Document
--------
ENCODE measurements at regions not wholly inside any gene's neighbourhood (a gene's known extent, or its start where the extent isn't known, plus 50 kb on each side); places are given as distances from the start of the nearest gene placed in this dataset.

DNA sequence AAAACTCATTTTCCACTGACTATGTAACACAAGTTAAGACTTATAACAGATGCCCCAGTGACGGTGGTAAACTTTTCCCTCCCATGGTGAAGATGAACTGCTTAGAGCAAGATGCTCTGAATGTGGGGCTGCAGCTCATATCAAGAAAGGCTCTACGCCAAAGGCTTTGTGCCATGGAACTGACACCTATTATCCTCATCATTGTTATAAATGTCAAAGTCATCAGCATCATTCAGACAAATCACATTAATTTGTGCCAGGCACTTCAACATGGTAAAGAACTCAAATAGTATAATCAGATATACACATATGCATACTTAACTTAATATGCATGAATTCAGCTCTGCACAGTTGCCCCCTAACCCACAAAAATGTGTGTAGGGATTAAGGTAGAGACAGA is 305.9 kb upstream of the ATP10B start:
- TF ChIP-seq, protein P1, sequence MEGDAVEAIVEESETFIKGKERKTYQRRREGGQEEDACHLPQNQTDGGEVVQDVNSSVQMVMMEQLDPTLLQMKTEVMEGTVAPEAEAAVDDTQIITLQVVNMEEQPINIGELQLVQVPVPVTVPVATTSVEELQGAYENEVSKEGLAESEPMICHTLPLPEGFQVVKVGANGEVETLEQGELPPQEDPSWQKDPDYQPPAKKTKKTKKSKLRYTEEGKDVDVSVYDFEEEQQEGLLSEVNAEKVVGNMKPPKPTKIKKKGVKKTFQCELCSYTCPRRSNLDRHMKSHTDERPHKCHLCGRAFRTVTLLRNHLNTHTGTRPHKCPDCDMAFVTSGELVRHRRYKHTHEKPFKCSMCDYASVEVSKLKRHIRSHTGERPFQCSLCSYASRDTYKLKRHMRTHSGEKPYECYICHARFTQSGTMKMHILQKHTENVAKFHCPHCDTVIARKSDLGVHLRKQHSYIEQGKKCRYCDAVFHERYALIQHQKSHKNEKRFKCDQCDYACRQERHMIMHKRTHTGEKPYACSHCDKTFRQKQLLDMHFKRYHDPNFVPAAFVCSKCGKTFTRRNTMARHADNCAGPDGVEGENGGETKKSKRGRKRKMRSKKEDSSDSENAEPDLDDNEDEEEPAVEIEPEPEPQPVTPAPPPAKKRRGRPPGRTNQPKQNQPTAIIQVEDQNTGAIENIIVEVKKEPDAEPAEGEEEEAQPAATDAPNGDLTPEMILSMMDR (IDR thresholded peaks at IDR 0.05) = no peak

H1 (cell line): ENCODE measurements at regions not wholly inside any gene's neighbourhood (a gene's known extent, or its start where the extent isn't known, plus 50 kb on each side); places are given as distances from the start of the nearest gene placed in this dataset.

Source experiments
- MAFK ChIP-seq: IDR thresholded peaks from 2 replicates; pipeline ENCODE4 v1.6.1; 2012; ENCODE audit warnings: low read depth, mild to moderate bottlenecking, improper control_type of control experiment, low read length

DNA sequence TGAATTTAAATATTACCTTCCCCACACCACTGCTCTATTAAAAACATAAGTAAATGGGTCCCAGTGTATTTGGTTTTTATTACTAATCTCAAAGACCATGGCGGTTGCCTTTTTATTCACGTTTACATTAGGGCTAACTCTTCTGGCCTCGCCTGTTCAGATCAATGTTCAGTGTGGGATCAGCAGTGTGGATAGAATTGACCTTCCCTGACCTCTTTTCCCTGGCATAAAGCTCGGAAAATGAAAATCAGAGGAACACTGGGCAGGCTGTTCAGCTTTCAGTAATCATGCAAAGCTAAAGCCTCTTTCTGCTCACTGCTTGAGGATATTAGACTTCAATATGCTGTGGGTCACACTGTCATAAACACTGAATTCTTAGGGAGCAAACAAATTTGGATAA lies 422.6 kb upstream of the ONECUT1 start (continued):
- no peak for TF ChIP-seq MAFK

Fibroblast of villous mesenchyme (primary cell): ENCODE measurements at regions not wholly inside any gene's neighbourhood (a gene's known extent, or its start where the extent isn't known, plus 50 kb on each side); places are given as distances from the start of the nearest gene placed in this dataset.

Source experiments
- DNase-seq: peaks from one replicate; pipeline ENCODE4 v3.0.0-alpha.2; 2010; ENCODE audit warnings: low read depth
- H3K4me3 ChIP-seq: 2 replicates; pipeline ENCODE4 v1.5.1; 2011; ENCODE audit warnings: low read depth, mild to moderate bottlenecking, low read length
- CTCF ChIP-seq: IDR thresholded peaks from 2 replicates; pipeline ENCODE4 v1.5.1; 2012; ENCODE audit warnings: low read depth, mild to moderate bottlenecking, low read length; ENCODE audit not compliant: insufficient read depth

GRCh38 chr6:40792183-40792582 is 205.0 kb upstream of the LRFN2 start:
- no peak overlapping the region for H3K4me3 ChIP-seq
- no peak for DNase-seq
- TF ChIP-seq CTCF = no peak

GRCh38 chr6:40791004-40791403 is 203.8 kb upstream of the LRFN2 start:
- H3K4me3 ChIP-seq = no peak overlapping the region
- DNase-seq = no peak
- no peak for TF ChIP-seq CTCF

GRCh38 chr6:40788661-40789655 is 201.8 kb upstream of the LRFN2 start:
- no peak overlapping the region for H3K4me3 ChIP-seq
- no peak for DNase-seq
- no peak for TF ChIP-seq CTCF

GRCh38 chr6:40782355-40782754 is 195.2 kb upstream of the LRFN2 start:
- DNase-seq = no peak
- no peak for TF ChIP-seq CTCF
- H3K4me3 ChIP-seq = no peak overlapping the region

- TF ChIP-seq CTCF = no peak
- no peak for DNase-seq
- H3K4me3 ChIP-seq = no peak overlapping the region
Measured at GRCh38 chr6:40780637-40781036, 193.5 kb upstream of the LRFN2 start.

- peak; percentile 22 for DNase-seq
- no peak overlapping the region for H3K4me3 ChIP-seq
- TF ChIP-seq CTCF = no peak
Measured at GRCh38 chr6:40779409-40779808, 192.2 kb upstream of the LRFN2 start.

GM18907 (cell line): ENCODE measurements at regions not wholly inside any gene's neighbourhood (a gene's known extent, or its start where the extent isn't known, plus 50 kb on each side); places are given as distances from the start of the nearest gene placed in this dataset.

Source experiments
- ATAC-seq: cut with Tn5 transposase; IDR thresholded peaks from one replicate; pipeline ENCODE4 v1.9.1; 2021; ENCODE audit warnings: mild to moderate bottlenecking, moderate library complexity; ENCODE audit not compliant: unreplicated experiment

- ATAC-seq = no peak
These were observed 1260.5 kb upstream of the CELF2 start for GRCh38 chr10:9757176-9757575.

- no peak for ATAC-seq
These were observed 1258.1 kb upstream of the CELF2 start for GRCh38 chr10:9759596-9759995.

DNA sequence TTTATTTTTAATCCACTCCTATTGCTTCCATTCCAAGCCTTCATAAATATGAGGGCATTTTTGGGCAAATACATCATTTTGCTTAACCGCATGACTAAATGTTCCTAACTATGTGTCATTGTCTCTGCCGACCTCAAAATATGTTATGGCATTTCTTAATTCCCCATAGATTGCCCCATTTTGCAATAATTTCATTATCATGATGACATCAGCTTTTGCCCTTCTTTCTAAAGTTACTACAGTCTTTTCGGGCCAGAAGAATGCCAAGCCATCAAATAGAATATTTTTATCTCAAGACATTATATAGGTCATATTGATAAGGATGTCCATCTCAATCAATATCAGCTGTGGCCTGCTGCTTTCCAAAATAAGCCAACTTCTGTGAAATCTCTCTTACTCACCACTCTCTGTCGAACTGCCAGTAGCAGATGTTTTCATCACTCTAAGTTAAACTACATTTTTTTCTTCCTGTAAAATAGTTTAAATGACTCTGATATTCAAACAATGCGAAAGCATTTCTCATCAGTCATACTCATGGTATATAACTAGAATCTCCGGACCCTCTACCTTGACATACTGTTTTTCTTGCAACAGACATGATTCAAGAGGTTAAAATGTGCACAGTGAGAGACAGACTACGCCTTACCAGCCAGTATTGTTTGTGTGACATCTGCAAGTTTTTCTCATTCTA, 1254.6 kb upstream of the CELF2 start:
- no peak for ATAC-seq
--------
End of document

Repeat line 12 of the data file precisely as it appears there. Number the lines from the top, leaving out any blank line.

- H3K4me3 ChIP-seq: 2 replicates; pipeline ENCODE4 v1.5.1; 2011; ENCODE audit warnings: low read depth, mild to moderate bottlenecking, low read length